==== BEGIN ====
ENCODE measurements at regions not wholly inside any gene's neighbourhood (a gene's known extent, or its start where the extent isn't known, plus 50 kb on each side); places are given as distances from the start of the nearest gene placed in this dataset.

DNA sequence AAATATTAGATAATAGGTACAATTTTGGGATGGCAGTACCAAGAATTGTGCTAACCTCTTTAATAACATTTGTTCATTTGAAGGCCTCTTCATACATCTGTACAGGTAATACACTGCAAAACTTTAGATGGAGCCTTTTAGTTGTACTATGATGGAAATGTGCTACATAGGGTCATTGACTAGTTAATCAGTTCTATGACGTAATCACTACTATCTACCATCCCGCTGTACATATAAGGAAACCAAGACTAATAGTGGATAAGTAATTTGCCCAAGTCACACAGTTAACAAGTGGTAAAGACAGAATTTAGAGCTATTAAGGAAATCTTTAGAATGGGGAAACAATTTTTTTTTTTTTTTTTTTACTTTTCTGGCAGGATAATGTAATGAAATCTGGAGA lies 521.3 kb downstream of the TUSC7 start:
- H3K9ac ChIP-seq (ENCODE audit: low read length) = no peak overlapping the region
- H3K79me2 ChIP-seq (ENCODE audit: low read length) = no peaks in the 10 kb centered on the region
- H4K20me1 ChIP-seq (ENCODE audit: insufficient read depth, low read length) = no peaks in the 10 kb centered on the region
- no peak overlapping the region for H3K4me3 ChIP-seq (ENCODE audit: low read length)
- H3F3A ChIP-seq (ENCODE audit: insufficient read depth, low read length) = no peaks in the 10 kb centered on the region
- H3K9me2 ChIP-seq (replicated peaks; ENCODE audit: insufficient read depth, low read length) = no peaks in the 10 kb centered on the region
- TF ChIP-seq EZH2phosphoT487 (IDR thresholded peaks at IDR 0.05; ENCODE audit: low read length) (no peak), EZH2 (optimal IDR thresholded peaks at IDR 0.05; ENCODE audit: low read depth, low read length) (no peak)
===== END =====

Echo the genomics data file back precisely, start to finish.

ENCODE measurements at regions not wholly inside any gene's neighbourhood (a gene's known extent, or its start where the extent isn't known, plus 50 kb on each side); places are given as distances from the start of the nearest gene placed in this dataset.

DNA sequence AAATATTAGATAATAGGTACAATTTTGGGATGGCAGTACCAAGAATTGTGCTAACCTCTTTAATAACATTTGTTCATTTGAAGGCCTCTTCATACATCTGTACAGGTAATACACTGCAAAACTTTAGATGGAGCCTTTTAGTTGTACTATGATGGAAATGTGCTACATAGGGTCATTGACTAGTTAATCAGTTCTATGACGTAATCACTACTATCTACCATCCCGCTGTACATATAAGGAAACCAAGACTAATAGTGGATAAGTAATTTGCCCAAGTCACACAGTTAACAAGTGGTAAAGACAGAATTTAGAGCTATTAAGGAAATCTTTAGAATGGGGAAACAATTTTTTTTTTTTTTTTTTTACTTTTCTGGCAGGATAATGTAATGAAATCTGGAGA lies 521.3 kb downstream of the TUSC7 start:
- H3K9ac ChIP-seq (ENCODE audit: low read length) = no peak overlapping the region
- H3K79me2 ChIP-seq (ENCODE audit: low read length) = no peaks in the 10 kb centered on the region
- H4K20me1 ChIP-seq (ENCODE audit: insufficient read depth, low read length) = no peaks in the 10 kb centered on the region
- no peak overlapping the region for H3K4me3 ChIP-seq (ENCODE audit: low read length)
- H3F3A ChIP-seq (ENCODE audit: insufficient read depth, low read length) = no peaks in the 10 kb centered on the region
- H3K9me2 ChIP-seq (replicated peaks; ENCODE audit: insufficient read depth, low read length) = no peaks in the 10 kb centered on the region
- TF ChIP-seq EZH2phosphoT487 (IDR thresholded peaks at IDR 0.05; ENCODE audit: low read length) (no peak), EZH2 (optimal IDR thresholded peaks at IDR 0.05; ENCODE audit: low read depth, low read length) (no peak)